MADISON, Ala. — As expected, the Madison School Board approved a stop gap measure to protect the district against a possible onslaught of students seeking to transfer from failing schools.
The “interim criteria” the board agreed to is a response to the Legislature’s passage last week of the Alabama Accountability Act. The controversial bill pushed through by Republicans gives tax credits to the families of children at “failing schools” so those children could attend private school or a better performing public school, in or outside its normally designated district.
Gov. Robert Bentley was expected to sign the bill into law this week, but a Montgomery Circuit Judge blocked the measure Tuesday. The issue was still in limbo Thursday night.
Madison schools this fall identified overcrowding on the near horizon as the city continues its rapid growth. The district has grown by an average of 350 students each of the past three years. The board is studying how to offset the overcrowding with rezoning and will have its first public hearing on the subject March 21 at 6 p.m. at the central office.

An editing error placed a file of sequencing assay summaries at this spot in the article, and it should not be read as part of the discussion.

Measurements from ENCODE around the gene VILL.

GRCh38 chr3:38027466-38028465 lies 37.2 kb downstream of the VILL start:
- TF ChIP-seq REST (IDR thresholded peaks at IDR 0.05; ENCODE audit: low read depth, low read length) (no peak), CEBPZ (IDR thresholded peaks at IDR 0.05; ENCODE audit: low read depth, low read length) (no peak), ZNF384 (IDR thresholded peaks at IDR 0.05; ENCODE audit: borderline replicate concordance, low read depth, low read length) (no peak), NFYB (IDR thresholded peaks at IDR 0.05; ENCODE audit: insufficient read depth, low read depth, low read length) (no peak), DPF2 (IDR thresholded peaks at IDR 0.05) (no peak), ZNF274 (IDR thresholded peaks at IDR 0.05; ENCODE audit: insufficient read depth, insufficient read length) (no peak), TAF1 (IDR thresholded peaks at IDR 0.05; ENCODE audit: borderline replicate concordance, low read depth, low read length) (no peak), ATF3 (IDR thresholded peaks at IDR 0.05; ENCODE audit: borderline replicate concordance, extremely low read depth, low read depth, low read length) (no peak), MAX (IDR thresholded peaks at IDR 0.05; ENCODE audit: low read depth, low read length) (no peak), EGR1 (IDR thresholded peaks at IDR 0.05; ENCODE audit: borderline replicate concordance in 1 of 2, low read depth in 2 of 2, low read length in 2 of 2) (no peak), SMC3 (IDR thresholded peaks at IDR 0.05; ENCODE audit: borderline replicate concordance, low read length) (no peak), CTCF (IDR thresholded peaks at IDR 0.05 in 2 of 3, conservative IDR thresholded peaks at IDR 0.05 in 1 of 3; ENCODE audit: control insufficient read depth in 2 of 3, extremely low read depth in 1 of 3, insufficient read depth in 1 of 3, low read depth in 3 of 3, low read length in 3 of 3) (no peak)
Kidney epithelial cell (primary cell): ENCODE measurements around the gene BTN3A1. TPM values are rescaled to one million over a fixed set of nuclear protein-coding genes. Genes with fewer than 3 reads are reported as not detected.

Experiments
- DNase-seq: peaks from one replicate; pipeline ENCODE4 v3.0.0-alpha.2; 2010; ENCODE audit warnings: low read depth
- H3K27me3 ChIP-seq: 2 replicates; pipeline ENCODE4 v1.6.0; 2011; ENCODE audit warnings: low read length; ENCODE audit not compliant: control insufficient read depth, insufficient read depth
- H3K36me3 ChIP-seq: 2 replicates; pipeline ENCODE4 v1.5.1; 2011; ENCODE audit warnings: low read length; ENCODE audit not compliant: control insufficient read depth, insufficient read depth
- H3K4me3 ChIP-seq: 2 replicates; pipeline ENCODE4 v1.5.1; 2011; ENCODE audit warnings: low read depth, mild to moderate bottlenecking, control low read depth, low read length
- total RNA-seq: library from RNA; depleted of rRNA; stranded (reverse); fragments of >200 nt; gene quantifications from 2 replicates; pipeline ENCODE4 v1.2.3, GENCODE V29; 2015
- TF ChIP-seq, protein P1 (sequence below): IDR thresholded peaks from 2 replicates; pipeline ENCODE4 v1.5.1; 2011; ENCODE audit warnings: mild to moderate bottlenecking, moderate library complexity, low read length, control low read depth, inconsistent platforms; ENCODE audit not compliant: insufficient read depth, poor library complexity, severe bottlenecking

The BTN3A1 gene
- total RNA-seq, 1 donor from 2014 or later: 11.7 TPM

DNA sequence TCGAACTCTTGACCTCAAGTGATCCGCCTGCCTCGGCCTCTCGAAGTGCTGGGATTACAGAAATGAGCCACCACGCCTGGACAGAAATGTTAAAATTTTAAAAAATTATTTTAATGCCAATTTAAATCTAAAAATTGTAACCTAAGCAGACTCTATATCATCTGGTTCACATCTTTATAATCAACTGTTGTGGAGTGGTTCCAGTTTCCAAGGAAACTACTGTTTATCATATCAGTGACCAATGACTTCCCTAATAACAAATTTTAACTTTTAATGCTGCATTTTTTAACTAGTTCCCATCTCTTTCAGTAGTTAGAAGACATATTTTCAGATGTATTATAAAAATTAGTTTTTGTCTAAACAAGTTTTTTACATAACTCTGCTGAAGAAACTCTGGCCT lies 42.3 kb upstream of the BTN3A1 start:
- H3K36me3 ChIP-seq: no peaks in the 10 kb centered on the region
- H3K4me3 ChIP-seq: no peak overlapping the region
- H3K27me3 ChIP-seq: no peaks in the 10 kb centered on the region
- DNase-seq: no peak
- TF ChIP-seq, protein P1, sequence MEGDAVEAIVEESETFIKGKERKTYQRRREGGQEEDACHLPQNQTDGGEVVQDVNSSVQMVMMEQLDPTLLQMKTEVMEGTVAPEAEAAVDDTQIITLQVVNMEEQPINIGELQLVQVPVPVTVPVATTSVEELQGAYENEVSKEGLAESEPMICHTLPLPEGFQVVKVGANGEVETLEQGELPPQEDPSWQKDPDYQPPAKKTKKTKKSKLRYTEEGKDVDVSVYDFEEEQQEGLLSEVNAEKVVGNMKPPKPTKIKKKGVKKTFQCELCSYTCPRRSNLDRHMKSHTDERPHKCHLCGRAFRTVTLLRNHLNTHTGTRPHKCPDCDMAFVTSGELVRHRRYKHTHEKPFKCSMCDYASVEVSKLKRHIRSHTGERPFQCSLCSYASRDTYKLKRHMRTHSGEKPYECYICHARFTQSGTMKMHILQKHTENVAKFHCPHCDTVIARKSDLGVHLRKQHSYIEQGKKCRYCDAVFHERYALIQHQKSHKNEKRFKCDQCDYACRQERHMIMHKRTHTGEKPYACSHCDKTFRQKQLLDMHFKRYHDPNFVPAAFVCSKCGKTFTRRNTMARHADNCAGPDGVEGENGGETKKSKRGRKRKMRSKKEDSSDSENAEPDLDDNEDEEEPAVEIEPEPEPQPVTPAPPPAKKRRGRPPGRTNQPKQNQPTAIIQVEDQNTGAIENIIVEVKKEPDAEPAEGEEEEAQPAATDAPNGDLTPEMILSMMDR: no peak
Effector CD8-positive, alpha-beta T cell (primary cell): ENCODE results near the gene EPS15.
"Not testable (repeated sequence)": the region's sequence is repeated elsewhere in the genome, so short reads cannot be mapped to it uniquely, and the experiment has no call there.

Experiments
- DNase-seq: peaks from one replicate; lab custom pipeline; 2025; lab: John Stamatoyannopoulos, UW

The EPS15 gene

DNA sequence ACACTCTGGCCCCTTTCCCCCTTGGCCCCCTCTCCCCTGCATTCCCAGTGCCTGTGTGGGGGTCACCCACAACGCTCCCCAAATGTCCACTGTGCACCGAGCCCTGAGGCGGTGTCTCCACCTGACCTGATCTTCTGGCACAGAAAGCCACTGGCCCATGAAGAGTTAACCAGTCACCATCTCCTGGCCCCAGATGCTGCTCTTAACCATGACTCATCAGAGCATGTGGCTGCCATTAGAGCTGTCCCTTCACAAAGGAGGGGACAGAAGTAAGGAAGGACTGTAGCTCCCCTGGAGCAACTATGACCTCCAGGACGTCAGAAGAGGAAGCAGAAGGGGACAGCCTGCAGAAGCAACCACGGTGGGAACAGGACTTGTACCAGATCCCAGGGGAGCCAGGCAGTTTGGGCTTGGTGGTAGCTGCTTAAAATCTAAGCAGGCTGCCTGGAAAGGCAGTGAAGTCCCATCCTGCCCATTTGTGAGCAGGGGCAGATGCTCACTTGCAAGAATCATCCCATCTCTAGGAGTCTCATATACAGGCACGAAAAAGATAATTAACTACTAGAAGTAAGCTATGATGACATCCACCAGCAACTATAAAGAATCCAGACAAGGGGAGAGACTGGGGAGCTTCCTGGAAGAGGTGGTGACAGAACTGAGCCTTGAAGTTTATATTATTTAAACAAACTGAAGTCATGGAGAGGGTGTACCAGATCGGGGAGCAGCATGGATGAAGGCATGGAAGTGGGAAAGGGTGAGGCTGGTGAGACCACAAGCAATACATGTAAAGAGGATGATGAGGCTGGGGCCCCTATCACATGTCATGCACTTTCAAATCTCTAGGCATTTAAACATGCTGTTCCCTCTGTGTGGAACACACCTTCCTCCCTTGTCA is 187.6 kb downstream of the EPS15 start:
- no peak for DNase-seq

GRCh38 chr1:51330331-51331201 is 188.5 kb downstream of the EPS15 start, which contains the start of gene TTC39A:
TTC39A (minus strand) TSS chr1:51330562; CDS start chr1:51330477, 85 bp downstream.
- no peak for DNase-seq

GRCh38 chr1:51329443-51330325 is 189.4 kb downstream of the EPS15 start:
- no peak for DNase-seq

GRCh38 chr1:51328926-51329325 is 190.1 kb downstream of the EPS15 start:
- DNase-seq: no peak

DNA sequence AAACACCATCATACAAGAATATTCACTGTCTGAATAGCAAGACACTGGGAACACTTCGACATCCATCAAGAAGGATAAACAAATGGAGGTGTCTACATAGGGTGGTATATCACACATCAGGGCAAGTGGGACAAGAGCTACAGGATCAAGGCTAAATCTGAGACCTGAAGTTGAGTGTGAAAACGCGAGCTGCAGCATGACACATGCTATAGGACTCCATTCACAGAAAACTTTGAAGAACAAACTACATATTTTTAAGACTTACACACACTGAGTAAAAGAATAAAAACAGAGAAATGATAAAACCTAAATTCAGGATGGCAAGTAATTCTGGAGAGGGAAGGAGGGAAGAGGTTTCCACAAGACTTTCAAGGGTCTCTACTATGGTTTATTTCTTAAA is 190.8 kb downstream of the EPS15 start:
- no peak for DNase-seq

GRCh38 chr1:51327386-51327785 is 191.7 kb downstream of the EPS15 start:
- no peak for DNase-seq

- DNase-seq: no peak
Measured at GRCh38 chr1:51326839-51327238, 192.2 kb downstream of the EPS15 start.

The uncertainty of what space would be available at any of its schools helped prompt the board to take interim action until its rezoning issues are settled.
Madison School Board Attorney Woody Sanderson said with all the uncertainties, the district can expect parent inquiries, and administrators need to be able reassure those already in the system that their children won’t be impacted while also have a policy it can cite to parents of failing schools that they don’t need apply at the moment, “and not give false hope to anyone.”
“As far as I know, you may be on the cutting edge of this,” Sanderson said of the policy.
Currently, the only non-resident students allowed to enroll in the district are those admitted through an agreement with the Town of Triana; those students who live outside the district but have parents who work for Madison City Schools; and homeless students admitted in accordance with the McKinney Vento Homeless Education Assistance Act.
The state has not specified how failing schools will be identified, but parents convinced their children would perform better with a transfer have already begun to make inquiries.
Madison School Superintendent Dee Fowler said he has already received calls from parents who think their children are enrolled in failing schools.
From our news partners The Huntsville Times/al.com.